The Ananda Apothecary: Essental Oils, Flower Remedies and Aromatherapy Supplies
Home • Essential Oils • Carrier Oils •  Weblog • Newsletter • Testimonials • New Products & Specials • FAQ •Your Cart • Contact Us
Search Ananda

Home
Pure
Essential Oils
Essential Oils A-Z Summaries
All Flower Remedies
Essential Oil Blends
Aromatherapy Diffusers
Carrier Oils
Aromatherapy Massage Oils
Aromatherapy Sprays
Mixing Bottles and Pipettes
Aromatherapy Research News
 
Ananda Apothecary

Thursday, January 27, 2005

Essential Oils praised in Well Being Journal

The Wellbeing Journal, a premier monthly news and information source for natural medicine lists several essential oils, including Tea Tree Oil and Oregano Oil. A quote from the article:

In The Complete Aromatherapy Handbook (New York: Sterling Publishing, Inc., 1990), Susanne Fischer-Rizzi writes, “Oregano is one of the most effective antiseptic essential oils for all kinds of infections. This antiviral remedy helps stimulate the stomach and the appetite and helps treat hiccups and dyspepsia. Oregano also loosens phlegm, calms coughing spells and helps treat chronic bronchitis. Topically oregano has been used to help treat cellulite, eczema, psoriasis, and chronic skin problems. Using oregano in a sitz bath or as a massage oil may help relieve menstrual problems. Dosage: Take orally 1 to 2 drops, diluted, one to two times daily. Caution: Do not use during pregnancy. For external application, dilute oregano essential oil in a large quantity of carrier oil, such as 5 drops essential oil per teaspoon (15 drops per tablespoon, or 30 drops per fluid ounce) of olive oil. Caution: Stronger solutions can burn or irritate the skin.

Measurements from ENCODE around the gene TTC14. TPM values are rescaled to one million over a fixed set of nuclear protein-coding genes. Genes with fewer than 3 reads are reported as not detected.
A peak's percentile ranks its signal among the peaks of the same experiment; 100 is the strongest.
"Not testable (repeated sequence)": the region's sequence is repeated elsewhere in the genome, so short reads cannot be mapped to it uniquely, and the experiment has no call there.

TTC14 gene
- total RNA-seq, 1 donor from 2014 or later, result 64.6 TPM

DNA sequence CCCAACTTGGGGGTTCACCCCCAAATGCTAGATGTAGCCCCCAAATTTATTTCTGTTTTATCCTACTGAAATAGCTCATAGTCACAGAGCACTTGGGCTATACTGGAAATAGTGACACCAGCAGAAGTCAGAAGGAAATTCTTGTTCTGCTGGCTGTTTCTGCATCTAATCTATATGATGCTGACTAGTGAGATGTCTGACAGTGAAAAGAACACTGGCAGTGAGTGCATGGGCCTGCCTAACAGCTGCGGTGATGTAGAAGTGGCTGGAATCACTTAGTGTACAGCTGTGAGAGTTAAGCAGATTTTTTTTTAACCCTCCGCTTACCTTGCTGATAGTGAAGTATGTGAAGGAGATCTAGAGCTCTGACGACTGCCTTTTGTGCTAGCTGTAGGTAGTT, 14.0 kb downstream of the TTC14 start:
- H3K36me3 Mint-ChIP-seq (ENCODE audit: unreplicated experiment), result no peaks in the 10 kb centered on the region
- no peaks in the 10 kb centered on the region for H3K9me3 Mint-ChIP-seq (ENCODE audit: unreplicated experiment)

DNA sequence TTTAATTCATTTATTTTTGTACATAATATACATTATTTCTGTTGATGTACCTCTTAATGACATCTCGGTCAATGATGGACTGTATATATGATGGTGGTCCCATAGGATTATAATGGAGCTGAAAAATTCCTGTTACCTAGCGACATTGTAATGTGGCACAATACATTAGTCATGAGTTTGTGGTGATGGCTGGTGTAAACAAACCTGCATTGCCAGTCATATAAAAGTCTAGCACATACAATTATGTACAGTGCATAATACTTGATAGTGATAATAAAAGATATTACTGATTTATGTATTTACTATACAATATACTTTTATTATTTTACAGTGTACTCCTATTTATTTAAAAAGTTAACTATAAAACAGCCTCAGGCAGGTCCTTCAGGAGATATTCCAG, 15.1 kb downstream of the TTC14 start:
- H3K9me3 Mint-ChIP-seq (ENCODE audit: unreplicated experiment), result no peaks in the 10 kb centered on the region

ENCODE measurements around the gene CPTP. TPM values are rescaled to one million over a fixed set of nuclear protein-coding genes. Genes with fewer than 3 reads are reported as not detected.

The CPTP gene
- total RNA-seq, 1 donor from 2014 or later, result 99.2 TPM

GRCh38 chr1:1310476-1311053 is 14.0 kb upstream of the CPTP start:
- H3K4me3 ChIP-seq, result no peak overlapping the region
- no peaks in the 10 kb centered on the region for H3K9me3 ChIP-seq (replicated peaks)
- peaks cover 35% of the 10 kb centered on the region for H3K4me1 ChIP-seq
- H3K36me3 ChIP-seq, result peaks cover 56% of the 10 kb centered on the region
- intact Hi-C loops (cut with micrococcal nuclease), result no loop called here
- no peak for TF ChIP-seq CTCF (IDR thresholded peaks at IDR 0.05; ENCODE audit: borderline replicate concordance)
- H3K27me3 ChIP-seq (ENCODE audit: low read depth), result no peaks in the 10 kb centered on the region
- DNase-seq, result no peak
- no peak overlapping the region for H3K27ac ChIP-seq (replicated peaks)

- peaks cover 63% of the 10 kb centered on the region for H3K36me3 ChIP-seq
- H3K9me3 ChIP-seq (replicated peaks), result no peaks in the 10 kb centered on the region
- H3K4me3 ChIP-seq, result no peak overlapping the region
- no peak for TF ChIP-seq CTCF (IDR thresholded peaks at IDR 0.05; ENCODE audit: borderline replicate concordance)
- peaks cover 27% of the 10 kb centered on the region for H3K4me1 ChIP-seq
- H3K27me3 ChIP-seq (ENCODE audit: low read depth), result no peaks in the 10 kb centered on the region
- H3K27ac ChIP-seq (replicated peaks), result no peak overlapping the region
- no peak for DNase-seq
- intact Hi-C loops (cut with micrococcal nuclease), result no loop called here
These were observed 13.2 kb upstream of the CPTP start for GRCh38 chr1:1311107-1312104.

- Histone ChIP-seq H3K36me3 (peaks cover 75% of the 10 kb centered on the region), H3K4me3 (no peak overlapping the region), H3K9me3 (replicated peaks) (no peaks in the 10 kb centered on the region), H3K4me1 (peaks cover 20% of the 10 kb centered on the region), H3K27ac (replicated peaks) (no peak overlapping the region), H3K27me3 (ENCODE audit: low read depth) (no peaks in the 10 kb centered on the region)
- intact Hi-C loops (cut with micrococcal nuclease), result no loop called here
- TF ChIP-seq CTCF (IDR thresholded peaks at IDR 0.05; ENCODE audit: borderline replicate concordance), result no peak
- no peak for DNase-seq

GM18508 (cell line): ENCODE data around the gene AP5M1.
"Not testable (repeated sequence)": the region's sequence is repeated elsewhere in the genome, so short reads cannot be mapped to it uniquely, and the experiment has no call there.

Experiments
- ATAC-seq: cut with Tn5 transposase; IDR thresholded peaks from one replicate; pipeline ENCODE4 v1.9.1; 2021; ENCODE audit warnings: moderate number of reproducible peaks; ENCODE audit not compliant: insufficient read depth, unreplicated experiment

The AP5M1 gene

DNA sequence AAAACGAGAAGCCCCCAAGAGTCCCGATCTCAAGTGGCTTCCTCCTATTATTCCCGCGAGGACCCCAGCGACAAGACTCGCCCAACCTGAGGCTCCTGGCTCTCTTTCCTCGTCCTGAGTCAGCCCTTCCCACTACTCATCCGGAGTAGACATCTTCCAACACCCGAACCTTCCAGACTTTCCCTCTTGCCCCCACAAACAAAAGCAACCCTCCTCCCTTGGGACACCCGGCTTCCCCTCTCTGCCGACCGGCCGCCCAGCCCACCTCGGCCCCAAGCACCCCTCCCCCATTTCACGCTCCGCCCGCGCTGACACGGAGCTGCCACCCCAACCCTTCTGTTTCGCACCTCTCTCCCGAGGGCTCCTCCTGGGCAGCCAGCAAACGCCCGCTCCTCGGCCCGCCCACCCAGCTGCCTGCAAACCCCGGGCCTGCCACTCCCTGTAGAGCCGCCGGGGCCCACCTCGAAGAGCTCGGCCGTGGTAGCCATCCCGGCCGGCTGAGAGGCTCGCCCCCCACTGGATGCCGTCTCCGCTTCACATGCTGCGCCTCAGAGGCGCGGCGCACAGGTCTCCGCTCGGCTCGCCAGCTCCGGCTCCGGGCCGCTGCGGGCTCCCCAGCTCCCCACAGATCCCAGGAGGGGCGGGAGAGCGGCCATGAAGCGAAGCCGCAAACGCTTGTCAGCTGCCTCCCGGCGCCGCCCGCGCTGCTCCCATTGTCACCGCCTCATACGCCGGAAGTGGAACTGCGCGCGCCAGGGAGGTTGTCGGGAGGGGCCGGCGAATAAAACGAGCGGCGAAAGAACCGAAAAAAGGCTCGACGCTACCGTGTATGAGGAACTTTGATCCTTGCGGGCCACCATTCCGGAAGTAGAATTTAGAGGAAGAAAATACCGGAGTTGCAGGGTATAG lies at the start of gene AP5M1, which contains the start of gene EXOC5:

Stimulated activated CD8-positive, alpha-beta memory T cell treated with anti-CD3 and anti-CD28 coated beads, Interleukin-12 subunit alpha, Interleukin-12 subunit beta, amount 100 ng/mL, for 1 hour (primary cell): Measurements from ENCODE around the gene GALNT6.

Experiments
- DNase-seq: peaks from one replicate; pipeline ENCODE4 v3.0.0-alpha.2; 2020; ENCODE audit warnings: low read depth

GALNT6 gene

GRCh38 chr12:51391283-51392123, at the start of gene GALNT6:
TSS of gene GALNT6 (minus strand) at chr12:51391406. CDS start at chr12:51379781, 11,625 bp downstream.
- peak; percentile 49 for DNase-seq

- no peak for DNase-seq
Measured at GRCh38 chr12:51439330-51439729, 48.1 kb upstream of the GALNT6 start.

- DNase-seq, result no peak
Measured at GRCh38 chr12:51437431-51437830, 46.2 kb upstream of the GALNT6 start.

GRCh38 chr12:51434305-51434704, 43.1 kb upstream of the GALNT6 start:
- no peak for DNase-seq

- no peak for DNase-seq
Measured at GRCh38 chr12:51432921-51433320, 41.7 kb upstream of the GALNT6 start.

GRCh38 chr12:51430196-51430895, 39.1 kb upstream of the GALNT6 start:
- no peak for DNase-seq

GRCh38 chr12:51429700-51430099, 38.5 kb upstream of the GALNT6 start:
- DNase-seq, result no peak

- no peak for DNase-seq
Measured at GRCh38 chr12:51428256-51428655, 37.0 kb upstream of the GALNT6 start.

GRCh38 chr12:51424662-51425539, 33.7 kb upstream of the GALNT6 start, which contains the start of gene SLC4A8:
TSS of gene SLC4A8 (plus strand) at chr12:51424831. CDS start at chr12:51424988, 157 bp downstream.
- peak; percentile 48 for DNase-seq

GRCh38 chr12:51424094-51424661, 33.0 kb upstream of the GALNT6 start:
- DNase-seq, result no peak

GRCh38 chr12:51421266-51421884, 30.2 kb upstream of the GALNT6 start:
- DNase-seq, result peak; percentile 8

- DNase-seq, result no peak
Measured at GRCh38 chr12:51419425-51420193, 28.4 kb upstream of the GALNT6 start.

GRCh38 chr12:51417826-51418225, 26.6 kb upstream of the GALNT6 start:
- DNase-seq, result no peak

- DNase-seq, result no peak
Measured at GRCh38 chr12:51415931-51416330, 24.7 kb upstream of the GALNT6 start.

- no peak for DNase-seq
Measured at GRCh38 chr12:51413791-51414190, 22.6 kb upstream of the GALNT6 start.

From the Wellbeing Journal

Aromatherapy, Essential Oils and Flower Essences - Ananda Apothecary

Wednesday, January 26, 2005

Bach Essence Remedy Chooser Available Online

Bach International has made available on their website http://www.bachessences.com/ a downloadable version of the 'Remedy Chooser'. This easy-to-use html-format program assists in the personal selection of flower essences from the Bach line.

Aromatherapy, Essential Oils and Flower Essences are available here.

Monday, January 24, 2005

Flower Essences Can Assist Yoga Practice

Flower Essences are gaining recognition for there effective support in moving through emotional changes and growth. Many have found yoga also very effective in personal development - here's an article on the combination of the two...

From the online Journal of Vibrational and Flower Essences:

"One of the beautiful things about flower remedies is that they not only address difficulties with particular issues, but they can actually enhance and support positive growth. Our greatest weaknesses are our greatest strengths in reverse, and the remedies help us turn them around. For instance, I highly recommend the use of flower remedies for enhancement of yoga practice. People come to yoga for different reasons, and there are also different styles of yoga. There are essences for all the various possibilities. Teaching yoga full time for eight years now, using remedies myself, has taught me first hand how to apply remedies for different needs. Both yoga and flower essences work profoundly with the body/mind connection."

Aromatherapy, Essential Oils and Flower Essences from Ananda...

Sunday, January 23, 2005

Essential Oils Make Headlines at Mercola.com

The world's number one natural health site, www.mercola.com, is recognizing the benefits of essential oils. Dr. Joseph Mercola distributes a fantastic newsletter, with email subscription available on his site. It is one of the few newsletters to be consistantly worthwhile.

Dr. Mercola has listed the 'top 5' essential oils for your health in this edition of the newsletter, along with the benefits of each oil.

Saturday, January 22, 2005

New Research on the Benefits of Myrrh Oil